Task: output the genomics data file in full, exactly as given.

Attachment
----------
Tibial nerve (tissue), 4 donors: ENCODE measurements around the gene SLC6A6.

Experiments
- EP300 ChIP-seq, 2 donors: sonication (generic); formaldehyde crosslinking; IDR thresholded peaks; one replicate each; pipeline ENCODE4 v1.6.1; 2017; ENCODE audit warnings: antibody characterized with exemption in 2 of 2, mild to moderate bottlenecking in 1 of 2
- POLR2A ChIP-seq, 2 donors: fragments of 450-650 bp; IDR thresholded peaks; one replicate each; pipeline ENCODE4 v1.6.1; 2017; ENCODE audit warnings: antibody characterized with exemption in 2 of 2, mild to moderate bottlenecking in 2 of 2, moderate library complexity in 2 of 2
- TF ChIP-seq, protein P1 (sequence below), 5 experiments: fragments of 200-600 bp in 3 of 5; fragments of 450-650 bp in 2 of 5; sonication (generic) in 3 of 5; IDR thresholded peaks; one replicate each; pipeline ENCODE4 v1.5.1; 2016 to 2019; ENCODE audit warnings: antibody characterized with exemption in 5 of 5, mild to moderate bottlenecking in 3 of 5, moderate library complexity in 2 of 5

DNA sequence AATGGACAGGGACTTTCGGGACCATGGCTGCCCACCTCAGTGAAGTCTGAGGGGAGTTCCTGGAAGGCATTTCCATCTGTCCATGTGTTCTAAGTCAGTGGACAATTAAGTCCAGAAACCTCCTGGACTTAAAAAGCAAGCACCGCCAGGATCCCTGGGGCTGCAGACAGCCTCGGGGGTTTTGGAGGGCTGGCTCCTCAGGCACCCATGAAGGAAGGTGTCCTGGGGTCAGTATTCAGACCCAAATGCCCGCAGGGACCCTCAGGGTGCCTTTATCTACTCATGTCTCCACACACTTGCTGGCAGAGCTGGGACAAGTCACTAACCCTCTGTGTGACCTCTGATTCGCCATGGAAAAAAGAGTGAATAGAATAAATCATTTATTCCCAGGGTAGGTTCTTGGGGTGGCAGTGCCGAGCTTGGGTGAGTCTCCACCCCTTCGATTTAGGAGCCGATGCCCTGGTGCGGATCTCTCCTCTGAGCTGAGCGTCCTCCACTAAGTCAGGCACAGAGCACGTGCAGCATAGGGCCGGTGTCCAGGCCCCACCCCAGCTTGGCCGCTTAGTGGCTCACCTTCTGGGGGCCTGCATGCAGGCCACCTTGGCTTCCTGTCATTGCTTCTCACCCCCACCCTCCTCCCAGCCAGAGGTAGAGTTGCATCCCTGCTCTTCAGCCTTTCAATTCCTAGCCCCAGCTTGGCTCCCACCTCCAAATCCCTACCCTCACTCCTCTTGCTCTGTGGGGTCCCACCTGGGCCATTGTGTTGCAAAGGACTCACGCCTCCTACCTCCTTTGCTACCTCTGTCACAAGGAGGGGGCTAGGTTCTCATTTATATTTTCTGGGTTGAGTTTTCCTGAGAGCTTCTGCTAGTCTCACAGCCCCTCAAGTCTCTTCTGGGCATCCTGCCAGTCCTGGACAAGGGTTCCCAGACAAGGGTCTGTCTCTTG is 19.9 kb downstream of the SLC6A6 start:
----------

Tibial nerve (tissue), 4 donors: ENCODE measurements around the gene SLC6A6.

Experiments
- EP300 ChIP-seq, 2 donors: sonication (generic); formaldehyde crosslinking; IDR thresholded peaks; one replicate each; pipeline ENCODE4 v1.6.1; 2017; ENCODE audit warnings: antibody characterized with exemption in 2 of 2, mild to moderate bottlenecking in 1 of 2
- POLR2A ChIP-seq, 2 donors: fragments of 450-650 bp; IDR thresholded peaks; one replicate each; pipeline ENCODE4 v1.6.1; 2017; ENCODE audit warnings: antibody characterized with exemption in 2 of 2, mild to moderate bottlenecking in 2 of 2, moderate library complexity in 2 of 2
- TF ChIP-seq, protein P1 (sequence below), 5 experiments: fragments of 200-600 bp in 3 of 5; fragments of 450-650 bp in 2 of 5; sonication (generic) in 3 of 5; IDR thresholded peaks; one replicate each; pipeline ENCODE4 v1.5.1; 2016 to 2019; ENCODE audit warnings: antibody characterized with exemption in 5 of 5, mild to moderate bottlenecking in 3 of 5, moderate library complexity in 2 of 5

DNA sequence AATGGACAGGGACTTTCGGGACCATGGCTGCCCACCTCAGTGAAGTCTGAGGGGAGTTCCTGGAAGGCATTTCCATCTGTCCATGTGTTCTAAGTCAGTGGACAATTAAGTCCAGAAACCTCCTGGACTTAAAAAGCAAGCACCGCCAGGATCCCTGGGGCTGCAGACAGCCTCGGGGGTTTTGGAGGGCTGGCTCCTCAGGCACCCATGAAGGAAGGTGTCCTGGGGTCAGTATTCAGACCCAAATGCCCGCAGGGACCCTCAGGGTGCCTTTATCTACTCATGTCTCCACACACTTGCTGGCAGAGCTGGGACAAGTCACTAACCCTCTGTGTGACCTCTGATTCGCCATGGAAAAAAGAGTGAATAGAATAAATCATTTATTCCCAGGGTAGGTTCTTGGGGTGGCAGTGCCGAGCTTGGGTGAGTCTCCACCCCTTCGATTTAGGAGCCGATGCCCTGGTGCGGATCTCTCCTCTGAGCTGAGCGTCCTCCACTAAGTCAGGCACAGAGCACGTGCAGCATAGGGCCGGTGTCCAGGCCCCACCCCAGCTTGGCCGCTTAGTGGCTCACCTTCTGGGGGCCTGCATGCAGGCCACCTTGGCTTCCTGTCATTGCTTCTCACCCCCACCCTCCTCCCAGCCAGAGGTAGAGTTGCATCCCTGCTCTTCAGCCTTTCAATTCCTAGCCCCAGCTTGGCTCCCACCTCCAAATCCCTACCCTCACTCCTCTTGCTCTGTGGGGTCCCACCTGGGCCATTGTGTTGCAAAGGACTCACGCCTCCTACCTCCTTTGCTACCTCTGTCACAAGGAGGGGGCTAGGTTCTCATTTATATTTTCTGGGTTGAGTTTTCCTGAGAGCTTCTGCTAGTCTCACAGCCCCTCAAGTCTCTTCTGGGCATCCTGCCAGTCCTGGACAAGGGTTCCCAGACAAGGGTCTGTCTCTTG is 19.9 kb downstream of the SLC6A6 start: